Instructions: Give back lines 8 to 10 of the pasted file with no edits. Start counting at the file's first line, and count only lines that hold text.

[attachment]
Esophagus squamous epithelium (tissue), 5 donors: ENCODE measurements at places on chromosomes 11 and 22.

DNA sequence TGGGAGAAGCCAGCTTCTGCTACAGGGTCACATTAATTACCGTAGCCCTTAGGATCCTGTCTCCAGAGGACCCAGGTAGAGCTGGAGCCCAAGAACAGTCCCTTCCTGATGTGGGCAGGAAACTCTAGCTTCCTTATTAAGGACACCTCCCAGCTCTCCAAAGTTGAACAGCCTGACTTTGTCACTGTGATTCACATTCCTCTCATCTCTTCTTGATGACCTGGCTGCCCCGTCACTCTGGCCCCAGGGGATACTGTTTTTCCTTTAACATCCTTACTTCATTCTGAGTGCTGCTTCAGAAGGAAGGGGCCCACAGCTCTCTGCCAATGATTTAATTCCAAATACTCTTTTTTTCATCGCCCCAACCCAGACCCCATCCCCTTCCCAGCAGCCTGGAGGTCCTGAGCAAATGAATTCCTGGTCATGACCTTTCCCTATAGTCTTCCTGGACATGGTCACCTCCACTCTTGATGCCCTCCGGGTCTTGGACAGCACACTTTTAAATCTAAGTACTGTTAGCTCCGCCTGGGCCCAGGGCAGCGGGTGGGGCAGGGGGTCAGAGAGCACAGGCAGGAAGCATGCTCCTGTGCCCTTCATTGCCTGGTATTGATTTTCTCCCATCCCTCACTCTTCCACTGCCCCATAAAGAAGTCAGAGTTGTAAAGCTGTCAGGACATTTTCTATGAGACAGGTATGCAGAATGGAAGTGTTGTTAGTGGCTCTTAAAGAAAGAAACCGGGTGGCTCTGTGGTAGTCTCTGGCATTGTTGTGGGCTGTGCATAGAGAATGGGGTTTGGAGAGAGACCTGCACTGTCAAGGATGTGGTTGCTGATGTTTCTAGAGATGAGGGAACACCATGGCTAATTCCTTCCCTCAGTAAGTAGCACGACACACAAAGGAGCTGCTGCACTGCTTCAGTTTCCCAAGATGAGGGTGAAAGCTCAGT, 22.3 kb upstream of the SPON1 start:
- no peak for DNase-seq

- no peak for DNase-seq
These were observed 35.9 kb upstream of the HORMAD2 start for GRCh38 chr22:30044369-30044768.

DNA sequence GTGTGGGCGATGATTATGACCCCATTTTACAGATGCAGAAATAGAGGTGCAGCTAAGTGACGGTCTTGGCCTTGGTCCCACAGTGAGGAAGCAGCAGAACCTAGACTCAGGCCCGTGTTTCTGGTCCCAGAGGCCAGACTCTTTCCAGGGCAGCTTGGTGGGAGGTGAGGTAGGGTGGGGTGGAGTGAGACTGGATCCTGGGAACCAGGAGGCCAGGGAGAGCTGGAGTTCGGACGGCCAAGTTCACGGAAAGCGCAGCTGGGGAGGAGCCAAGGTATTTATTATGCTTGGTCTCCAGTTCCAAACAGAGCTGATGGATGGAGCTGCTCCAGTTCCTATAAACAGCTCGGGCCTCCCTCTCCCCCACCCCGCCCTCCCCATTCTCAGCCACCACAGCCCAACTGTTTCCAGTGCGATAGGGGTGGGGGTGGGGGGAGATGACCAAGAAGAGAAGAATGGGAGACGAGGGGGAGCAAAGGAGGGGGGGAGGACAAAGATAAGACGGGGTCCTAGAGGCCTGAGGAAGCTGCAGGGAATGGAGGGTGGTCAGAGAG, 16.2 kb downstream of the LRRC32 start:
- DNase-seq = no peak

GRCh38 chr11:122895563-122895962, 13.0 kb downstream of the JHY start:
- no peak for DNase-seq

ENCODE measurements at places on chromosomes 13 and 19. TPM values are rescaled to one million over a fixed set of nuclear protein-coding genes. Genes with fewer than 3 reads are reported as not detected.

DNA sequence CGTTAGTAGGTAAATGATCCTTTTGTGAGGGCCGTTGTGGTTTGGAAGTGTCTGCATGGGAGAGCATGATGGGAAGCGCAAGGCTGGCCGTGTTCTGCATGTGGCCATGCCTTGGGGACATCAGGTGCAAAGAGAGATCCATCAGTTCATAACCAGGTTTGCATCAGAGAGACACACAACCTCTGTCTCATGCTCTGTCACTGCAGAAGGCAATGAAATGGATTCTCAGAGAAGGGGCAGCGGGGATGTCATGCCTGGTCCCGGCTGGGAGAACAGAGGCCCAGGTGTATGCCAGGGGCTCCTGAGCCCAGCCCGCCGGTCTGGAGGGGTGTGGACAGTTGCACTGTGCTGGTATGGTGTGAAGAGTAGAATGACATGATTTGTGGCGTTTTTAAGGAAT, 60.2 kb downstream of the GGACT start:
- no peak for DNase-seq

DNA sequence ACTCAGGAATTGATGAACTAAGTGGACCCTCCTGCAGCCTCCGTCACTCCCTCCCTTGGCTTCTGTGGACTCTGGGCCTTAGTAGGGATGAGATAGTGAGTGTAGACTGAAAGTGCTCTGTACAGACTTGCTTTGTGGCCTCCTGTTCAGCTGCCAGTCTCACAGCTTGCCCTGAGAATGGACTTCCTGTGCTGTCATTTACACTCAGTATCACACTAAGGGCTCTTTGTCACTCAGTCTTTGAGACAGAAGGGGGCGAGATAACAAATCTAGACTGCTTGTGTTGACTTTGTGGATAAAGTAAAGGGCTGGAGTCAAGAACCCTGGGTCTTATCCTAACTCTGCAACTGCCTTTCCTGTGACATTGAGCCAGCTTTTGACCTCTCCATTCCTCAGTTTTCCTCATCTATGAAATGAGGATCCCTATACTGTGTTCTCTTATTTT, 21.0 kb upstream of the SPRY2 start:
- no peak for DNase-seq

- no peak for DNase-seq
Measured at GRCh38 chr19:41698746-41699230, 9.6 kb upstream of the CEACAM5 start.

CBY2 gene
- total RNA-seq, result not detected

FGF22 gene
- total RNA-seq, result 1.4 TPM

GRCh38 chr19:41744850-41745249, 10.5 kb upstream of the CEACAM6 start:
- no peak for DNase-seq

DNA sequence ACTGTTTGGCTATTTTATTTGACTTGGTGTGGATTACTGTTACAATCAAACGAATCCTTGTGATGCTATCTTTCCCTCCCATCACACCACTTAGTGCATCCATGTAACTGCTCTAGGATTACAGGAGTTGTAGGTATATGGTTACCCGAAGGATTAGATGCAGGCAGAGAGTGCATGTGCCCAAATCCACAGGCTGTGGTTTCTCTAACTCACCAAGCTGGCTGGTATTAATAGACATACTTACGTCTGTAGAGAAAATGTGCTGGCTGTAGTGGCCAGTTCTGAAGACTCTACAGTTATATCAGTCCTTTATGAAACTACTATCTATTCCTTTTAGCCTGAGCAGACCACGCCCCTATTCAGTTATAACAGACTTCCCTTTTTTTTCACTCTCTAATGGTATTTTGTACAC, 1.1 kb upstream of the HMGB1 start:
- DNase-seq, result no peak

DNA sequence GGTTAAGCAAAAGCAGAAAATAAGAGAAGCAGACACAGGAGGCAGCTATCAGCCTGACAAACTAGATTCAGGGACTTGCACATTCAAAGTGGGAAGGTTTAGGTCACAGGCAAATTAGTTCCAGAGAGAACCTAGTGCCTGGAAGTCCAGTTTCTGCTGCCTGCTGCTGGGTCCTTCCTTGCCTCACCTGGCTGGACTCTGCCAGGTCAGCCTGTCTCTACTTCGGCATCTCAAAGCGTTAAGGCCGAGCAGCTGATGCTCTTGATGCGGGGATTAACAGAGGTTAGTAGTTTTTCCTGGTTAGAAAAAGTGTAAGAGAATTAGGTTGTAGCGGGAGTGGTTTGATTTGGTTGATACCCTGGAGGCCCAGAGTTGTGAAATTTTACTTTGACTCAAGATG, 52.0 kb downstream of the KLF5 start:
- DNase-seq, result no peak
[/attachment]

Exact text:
GRCh38 chr11:122895563-122895962, 13.0 kb downstream of the JHY start:
- no peak for DNase-seq

ENCODE measurements at places on chromosomes 13 and 19. TPM values are rescaled to one million over a fixed set of nuclear protein-coding genes. Genes with fewer than 3 reads are reported as not detected.